Know What is the Dispute and Why Kerala and Tamil Nadu are Fighting over it?



Mullaperiyar Dam Verdict: The Supreme Court in its interim order on April 8, 2022 directed the reconstituted supervisory committee of Kerala’s Mullaperiyar Dam to carry out all the statutory functions until a regular authority is established. The court ruled that the Supervisory Committee shall be accountable in all matters relating to the safety of the dam till the National Dam Safety Authority is fully functional.

The court also stated that the Chief Secretary of the concerned state would be responsible to ensure that directions given by the supervisory committee reach a logical end and has directed the concerned ministry to extend logistical assistance to Supervisory Committee to conduct a safety review afresh.

The ruling was delivered by a three-judge SC bench headed by Justice AM Khanwilkar. The bench also comprised Justices AS Oka and CT Ravikumar. The bench was hearing pleas raising issues about the safety of the 126-years old Mullaperiyar Dam, which was built in 1895 on the Periyar river in the Idukki district of Kerala.

Supervisory Committee on Mullaperiyar Dam

The reconstituted supervisory committee will include three experts, one from Kerala, one from Tamil Nadu and the third from the Centre. The apex court had earlier asked both Kerala and Tamil Nadu governments to not go into the history of the dam but focus on its future. 

Mullaperiyar Dam History

The 126-years old Mullaperiyar Dam is located on the Periyar River in Kerala’s Idukki district.  It is, however, managed by the Tamil Nadu government. The century-old dam was built was by the British in 1895 to meet the water requirements of Tamil Nadu and Madurai. 

Also Read: Mullaperiyar dam issue: Two shutters of Mullaperiyar dam opened, Idukki district in Kerala on red alert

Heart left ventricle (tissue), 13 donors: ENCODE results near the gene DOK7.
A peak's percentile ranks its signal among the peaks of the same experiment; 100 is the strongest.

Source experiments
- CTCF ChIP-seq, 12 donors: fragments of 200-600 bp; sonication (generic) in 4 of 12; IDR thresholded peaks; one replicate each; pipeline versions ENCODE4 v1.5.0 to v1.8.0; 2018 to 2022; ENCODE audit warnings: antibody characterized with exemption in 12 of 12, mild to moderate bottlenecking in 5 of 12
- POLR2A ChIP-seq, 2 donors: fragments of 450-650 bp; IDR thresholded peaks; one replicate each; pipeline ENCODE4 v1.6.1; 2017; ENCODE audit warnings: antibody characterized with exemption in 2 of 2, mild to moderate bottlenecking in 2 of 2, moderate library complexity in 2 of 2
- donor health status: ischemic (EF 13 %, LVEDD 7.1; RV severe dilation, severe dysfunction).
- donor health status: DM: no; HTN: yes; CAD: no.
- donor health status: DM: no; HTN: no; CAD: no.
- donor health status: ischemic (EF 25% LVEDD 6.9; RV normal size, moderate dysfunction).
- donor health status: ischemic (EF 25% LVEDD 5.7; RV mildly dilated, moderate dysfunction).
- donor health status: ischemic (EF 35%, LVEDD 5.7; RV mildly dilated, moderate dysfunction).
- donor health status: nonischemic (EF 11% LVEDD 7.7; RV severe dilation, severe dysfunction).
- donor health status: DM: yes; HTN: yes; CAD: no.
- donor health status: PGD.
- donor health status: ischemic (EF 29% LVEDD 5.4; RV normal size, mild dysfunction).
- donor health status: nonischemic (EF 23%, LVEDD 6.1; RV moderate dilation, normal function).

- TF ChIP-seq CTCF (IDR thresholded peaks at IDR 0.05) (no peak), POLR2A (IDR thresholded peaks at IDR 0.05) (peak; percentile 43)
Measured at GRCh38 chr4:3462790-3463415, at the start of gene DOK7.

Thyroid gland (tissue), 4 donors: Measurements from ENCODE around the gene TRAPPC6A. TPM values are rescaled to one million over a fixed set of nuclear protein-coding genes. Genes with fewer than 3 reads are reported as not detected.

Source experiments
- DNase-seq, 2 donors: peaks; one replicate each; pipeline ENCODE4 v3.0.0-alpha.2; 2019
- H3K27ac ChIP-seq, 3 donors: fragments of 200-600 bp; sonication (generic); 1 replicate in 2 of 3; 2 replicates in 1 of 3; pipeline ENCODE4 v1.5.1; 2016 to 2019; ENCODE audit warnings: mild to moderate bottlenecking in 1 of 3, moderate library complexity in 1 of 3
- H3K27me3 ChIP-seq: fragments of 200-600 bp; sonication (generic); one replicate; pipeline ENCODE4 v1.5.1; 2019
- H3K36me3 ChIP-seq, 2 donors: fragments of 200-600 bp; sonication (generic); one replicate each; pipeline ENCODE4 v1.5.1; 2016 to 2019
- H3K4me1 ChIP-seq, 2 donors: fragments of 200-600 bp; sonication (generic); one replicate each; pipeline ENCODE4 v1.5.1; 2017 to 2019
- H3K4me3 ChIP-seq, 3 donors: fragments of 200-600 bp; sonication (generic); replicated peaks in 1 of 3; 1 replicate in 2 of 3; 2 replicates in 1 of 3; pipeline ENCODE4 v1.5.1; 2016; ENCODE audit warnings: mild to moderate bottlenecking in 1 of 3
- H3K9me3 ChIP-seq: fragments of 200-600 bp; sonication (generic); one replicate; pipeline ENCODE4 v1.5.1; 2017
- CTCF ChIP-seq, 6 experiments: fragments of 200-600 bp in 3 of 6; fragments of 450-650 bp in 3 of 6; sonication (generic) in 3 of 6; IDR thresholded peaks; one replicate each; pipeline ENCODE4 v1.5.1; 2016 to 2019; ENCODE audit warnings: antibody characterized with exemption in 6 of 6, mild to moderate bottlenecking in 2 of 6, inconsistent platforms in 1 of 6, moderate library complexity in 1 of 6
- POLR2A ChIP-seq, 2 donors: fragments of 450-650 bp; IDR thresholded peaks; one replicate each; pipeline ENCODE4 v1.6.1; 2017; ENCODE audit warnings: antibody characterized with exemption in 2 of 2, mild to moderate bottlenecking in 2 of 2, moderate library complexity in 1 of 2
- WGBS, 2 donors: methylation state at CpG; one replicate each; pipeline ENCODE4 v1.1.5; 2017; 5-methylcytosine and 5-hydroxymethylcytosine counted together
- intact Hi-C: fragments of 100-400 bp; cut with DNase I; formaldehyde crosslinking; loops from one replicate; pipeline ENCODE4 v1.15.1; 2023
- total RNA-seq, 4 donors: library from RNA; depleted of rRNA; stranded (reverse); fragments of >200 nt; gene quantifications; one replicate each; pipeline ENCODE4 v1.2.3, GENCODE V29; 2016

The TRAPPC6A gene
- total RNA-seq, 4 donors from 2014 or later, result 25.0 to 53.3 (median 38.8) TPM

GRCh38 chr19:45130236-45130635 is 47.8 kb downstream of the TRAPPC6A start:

What is the Mullaperiyar Dam Dispute?

The Mullaperiyar dam has been a point of dispute between the state of Kerala and Tamil Nadu for a long time. A 999-year lease agreement was signed between the Maharaja of Travancore and the British Secretary of State for India in October 1886. 

In 1956, the government of the newly formed Kerala state demanded to renew the agreement. In 1959, Tamil Nadu government began generating power from the dam with Kerala’s consent. A hydro-power project was commissioned in 1965 with four units with 35 megawatts each. 

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In the 1960s, concerns were raised over the safety of the dam and a joint inspection was conducted by Kerala and Tamil Nadu governments in 1964. The dam is located on the upper reaches of the river Periyar, which originates from Tamil Nadu and flows into Kerala. 

Tamil Nadu’s Stand

Kerala’s Stand

The Tamil Nadu government has steadily maintained that the Mullaperiyar is hydrologically, structurally, and seismically safe.  Kerala government has repeatedly raised concerns over the safety of the dam, calling it a threat to millions of people living in downstream of the Periyar River in Kerala. 
The state government had proposed to raise the height of the dam, which was opposed by the Kerala Government. The centre had appointed an expert committee in 2000 to review the dam’s safety and suggest ideal storage levels.  The state government had amended the Kerala Irrigation and Water Conservation Act, 2003 in March 2006 to bring Mullaperiyar into the schedule of “Endangered Dams” and restrict its storage capacity to 136 ft citing safety concerns. The state government also constituted a Dam Safety Authority.